[00:19:28] Roberto J. Arbulu: They bring to us a story and some application examples from a couple of civil infrastructure projects. They will take us through the details in a minute. And I, you’ll see some very interesting, I will say impact, as well as how they did it. But before you share your screen and get going, let me introduce both of you gentlemen.

[00:19:55] Roberto J. Arbulu: So first we have with us Shubhraneel Mitra. Shub is McKinsey’s CapEx and Sustainability practice. He’s a member of that practice in Southeast Asia. He brings to bear his knowledge of the working across energy and material sector, especially across the EPC oil and gas rail and power customers, clients, and has advised public sector, private and multinational companies on various aspects of the business to improve business performance, including shift to cleaner technology like hydrogen and electric vehicles.

[00:20:38] Roberto J. Arbulu: On the other side, we have Stanislav Gaponenko, a project manager with McKinsey & Company based in Jakarta, Indonesia. He serves major engineering and construction and basic material clients in Southeast Asia, Russia, and the Middle East on operational transformations and capital portfolio optimization projects.

[00:21:03] Roberto J. Arbulu: Prior to McKinsey, Stanislav had extensive experience in fabrication EPC and offshore capital projects. Spending eight years with Chevron on ln projects in Australia and working offshore in the north. He earned a master’s degree in mechanical engineering from University of Workweek. So once again, welcome to both of you and on behalf of PPI, thank you for joining us today and we will keep it simple so it’s really over to over.

[00:21:38] Roberto J. Arbulu: Yeah.

[00:21:39] Shubhraneel Mitra: Thanks a lot for that, Roberto. And thanks for this opportunity to present some of our work in this symposium. I will set some of the context and Stan will take you through some of the details. What we will do today is share two examples of PPM applications. And these two examples are in very different contexts, right?

[00:22:05] Shubhraneel Mitra: One of them is an example of PPM application at a package level where we are trying to improve the productivity for piling. And the second application is at a project level where we try to analyze the project in its totality and try to see how we can accelerate the overall project and move the completion date ahead.

[00:22:32] Shubhraneel Mitra: Right. So these are the two examples that we want to share today. And it is the first time that we had the opportunity to apply PPM at a relatively large scale at an Asian company. We were able to do this with one of the largest EPC contractors in the region. It’s a diversified plant but particularly large in infrastructure.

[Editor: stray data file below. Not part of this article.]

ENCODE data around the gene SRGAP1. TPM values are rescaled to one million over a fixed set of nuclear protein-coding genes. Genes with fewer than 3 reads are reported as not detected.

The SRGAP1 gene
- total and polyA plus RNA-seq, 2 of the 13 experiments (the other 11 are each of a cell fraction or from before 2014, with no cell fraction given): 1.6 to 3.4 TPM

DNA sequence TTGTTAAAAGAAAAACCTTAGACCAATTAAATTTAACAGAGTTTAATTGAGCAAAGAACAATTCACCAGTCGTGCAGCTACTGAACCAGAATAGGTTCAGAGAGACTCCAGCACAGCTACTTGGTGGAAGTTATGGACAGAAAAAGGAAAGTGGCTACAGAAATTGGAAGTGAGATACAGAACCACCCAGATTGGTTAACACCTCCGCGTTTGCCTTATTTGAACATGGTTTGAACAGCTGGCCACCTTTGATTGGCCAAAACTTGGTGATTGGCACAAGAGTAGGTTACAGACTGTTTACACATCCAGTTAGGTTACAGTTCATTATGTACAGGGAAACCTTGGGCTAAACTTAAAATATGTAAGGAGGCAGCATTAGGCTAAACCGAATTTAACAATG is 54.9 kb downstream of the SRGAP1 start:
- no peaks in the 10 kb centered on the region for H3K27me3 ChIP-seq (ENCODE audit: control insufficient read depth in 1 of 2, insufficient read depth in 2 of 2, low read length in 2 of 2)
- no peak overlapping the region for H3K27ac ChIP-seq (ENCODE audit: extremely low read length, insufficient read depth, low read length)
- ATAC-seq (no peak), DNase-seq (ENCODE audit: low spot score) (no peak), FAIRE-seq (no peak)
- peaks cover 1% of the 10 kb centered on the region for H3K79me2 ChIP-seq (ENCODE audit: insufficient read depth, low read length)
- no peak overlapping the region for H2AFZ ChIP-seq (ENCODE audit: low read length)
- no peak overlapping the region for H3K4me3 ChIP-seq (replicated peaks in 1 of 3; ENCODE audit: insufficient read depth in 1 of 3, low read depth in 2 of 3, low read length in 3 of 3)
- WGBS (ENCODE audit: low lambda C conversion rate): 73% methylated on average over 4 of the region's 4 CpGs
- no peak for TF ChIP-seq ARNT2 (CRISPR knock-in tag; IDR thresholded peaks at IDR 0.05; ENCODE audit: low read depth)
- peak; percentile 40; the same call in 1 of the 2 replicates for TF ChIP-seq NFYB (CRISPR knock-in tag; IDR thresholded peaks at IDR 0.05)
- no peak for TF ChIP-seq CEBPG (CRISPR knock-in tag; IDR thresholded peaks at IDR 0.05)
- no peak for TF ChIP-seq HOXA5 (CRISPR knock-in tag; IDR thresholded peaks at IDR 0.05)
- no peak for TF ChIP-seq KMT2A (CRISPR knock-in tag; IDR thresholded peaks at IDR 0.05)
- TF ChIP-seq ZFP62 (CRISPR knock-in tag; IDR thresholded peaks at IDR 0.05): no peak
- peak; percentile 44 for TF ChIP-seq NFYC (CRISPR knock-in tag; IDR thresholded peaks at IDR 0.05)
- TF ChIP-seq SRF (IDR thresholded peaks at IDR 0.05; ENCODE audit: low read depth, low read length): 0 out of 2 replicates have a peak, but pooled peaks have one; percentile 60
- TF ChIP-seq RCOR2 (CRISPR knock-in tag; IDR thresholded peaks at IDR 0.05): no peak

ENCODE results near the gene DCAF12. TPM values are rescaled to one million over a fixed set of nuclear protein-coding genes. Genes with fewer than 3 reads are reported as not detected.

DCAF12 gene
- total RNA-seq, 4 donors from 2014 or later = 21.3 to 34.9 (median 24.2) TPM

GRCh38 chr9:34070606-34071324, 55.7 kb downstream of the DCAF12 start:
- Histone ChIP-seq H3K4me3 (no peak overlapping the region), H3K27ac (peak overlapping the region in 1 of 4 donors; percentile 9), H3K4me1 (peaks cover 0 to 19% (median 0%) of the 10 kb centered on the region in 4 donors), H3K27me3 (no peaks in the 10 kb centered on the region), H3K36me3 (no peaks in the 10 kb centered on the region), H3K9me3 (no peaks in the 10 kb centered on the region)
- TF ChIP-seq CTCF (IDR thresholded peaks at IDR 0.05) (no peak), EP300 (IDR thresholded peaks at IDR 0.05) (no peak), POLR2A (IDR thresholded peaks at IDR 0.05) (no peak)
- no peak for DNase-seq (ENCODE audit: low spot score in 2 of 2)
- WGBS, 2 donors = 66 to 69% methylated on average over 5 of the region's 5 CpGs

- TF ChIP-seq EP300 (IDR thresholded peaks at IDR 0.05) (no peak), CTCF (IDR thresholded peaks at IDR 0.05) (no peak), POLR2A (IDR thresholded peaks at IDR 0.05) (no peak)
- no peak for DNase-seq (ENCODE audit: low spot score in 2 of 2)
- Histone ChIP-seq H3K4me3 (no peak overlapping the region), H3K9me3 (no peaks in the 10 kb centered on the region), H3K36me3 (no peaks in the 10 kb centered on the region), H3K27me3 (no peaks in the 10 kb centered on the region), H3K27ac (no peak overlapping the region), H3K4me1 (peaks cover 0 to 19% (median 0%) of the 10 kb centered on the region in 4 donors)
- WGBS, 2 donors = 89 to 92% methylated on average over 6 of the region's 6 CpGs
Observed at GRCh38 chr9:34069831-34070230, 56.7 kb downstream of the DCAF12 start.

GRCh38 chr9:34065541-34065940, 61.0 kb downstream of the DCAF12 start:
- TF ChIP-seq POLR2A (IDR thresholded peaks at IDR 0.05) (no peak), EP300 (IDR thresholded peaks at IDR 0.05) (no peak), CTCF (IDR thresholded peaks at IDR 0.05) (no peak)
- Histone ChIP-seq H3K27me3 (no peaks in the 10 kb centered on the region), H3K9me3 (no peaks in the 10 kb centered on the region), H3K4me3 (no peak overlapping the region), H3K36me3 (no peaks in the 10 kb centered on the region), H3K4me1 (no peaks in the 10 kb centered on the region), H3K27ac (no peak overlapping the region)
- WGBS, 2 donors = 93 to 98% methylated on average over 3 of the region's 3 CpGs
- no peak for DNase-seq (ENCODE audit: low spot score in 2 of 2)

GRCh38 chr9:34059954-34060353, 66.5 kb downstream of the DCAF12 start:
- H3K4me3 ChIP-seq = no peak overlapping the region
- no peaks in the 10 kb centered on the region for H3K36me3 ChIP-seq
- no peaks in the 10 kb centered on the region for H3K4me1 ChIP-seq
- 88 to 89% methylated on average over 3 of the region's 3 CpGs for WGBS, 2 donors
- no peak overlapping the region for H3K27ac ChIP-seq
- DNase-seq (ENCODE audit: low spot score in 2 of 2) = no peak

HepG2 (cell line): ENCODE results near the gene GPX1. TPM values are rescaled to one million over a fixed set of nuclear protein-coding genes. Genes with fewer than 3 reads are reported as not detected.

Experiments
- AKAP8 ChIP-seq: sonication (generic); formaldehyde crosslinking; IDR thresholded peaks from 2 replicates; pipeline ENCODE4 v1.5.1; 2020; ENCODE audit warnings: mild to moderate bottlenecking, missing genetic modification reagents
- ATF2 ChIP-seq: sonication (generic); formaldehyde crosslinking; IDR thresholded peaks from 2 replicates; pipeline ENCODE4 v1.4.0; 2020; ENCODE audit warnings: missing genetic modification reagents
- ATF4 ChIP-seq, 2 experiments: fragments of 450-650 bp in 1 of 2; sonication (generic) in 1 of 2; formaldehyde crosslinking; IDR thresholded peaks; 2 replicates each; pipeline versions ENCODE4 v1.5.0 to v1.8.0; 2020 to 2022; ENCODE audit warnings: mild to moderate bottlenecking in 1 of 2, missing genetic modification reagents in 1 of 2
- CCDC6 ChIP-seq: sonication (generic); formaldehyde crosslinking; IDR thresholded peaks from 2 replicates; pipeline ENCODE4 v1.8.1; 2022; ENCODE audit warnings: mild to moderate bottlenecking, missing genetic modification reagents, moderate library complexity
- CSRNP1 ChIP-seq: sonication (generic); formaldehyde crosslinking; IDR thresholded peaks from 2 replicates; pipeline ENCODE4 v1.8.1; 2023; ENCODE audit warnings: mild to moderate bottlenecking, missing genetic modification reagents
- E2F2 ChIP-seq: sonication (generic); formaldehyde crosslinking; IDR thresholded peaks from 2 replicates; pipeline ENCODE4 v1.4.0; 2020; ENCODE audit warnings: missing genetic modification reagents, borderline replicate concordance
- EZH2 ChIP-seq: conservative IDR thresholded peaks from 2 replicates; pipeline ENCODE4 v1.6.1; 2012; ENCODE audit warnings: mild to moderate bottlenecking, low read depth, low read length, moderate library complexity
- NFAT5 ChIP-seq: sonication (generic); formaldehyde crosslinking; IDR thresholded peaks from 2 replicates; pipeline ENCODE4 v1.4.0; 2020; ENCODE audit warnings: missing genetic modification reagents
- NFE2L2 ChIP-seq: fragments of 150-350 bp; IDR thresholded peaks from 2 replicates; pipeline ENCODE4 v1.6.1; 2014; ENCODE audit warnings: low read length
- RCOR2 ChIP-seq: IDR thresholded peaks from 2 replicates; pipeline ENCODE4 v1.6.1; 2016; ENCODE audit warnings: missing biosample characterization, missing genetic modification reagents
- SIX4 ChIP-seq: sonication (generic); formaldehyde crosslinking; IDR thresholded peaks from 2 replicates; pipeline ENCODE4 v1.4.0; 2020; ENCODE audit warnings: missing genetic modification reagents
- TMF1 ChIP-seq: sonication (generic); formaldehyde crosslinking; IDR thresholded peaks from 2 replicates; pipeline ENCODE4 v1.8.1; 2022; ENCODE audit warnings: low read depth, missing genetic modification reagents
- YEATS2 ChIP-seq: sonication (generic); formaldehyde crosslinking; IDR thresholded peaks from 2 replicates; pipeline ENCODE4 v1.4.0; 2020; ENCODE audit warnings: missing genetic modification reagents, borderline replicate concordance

[00:23:02] Shubhraneel Mitra: Especially has a spike in the area of building and managing tool roads. But apart from that, it does have other businesses in the process industry. Could be oil and gas, could be mining and smelting. So for this particular client, I think, they wanted to improve site productivity and look at lean construction, but they wanted something beyond traditional lean techniques.

[00:23:32] Shubhraneel Mitra: I think they have been practicing some traditional lean techniques for quite some time now. And that’s when we thought it would be a good idea to introduce project production systems. And the idea was not only to try and improve lean productivity at site, but the client also wanted to have a good understanding of their supply chain systems in terms of the construction at site.

[00:23:59] Shubhraneel Mitra: Be able to measure it, be able to quantify the improvement through lean and also develop internal benchmarks as they go along. Because the client at any one point in time would have a portfolio of approximately one to 50 projects running. And many of these projects are repeatable. So it was important for them to kind of go into a factory mode when it comes to lean improvement and site.

[00:24:25] Shubhraneel Mitra: They wanted to create these lessons learned in internal benchmarks. So improvement in one project could be translated to other projects also. That’s where we came in and there were a few projects, I think, for the client, that were not running on time. We picked two of them and started, if you can go to the next slide.

[00:24:48] Shubhraneel Mitra: We tried to look at it. Around five levers. So looking at the product design, looking at the process, looking at capacity, inventory and variability, and I think particularly important over here, which I think was very interesting for the client, was the point around variability. Because most of the time when the client used to do their planning as well as create their gang charts and understanding of the variability was lacking among others, right?